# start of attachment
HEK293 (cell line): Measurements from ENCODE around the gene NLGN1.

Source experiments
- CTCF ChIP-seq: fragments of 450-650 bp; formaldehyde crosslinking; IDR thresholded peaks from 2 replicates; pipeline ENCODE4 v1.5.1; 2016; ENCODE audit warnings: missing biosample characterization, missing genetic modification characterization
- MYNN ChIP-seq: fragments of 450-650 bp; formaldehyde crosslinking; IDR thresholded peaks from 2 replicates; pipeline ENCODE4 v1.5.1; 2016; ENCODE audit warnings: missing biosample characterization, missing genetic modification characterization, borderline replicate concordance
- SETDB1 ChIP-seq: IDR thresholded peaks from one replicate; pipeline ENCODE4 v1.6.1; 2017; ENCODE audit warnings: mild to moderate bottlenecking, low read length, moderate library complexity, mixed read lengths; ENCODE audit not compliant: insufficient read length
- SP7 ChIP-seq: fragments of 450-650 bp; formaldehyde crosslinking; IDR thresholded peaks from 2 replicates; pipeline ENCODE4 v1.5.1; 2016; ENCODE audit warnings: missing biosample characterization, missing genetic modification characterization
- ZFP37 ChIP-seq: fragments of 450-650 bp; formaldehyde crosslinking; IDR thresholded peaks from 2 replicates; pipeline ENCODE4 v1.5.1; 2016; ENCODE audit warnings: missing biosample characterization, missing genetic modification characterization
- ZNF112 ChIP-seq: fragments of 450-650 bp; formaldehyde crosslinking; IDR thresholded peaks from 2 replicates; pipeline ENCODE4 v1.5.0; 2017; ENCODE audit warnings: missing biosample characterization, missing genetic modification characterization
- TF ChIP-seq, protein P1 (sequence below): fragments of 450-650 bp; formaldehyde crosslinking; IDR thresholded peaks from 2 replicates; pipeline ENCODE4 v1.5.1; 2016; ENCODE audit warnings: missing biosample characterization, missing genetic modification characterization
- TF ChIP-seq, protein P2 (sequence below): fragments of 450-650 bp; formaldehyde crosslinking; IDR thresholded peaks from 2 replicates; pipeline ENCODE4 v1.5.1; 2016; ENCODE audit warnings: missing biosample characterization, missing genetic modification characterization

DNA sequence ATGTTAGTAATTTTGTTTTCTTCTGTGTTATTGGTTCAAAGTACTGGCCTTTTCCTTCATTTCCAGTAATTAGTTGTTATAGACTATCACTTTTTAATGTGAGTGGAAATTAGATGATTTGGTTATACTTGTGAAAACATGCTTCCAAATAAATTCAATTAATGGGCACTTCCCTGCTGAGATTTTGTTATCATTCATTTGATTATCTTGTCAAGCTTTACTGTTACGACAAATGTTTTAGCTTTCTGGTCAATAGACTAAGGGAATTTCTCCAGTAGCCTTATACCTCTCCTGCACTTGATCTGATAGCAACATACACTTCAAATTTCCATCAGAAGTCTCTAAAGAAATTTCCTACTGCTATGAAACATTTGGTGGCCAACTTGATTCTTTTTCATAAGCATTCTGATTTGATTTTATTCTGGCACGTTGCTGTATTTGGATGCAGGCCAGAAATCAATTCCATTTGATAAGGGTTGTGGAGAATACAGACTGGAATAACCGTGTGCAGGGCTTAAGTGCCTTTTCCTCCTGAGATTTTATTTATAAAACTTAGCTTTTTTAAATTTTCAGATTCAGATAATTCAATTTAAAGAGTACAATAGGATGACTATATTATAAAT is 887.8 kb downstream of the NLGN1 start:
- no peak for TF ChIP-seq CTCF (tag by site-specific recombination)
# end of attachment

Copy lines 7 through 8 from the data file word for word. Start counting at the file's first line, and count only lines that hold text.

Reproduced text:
- ZFP37 ChIP-seq: fragments of 450-650 bp; formaldehyde crosslinking; IDR thresholded peaks from 2 replicates; pipeline ENCODE4 v1.5.1; 2016; ENCODE audit warnings: missing biosample characterization, missing genetic modification characterization
- ZNF112 ChIP-seq: fragments of 450-650 bp; formaldehyde crosslinking; IDR thresholded peaks from 2 replicates; pipeline ENCODE4 v1.5.0; 2017; ENCODE audit warnings: missing biosample characterization, missing genetic modification characterization